# Determine that H is a subspace of R^3

the problem is given below: I can see that the set contain zero vector by saying:

⟨c,0,c⟩=⟨0,0,0⟩

c=0

but how to finde if the set is closed by addition of vectors and closed by multiplication of real-valued scalar ?

• Every span is a subspace, no matter what it is a span of. (This is sometimes part of the definition of span, sometimes an early theorem). Apr 2, 2016 at 19:53
• Both your thoughts and the answer by Emilio seem to assume that the problem says $$H = \Biggl\{ \begin{bmatrix}c\\0\\c\end{bmatrix} \Bigg\vert\, x\in \mathbb R\Biggr\}$$ instead of what it actually says. If it actually says $$H = \operatorname{span}\left\{\begin{bmatrix}c\\0\\c\end{bmatrix}\right\} \text{ with }c\in\mathbb R$$ then $H$ is something that depends on $c$ -- and you can't just set $c=0$ to prove that the $H$ you get when $c=2$ is a subspace ... Apr 2, 2016 at 19:55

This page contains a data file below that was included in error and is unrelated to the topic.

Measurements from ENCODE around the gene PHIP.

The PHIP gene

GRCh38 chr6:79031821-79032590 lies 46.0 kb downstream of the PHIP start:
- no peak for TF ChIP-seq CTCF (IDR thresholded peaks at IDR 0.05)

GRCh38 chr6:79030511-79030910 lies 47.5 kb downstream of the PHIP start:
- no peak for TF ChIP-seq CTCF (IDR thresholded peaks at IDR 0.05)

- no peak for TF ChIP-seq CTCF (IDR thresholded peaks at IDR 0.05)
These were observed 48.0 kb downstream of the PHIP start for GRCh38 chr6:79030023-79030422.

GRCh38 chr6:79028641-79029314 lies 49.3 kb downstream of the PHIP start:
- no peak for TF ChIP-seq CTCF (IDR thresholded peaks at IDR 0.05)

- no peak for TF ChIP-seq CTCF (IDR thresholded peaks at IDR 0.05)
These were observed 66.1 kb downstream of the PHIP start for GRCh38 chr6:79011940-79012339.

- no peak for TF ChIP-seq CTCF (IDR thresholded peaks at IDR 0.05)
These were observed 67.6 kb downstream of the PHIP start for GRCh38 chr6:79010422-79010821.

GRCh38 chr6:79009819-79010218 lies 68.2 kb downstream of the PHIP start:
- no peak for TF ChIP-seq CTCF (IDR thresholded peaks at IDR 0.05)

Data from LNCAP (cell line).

• x @AdiT: What is your definition of $\operatorname{span}$? Apr 2, 2016 at 20:02
• x @AdiT: Then you can always get the zero vector as the empty linear combination -- or, if that unsettles you, as $0\cdot v_1$. Apr 2, 2016 at 20:05
• x @AdiT: If you have two linear combinations, the distributive law will allow you to rearrange their sum so it end up being a single linear combination. Apr 2, 2016 at 20:20

If you want to prove that all vectors of the form $[c,0,c]^T$ are a subspace than take two vectors in $H$ as: $[a,0,a]^T$ and $[b,0,b]^T$, than:
$$[a,0,a]^T+k[b,0,b]^T=[a+kb,0,a+kb]^T$$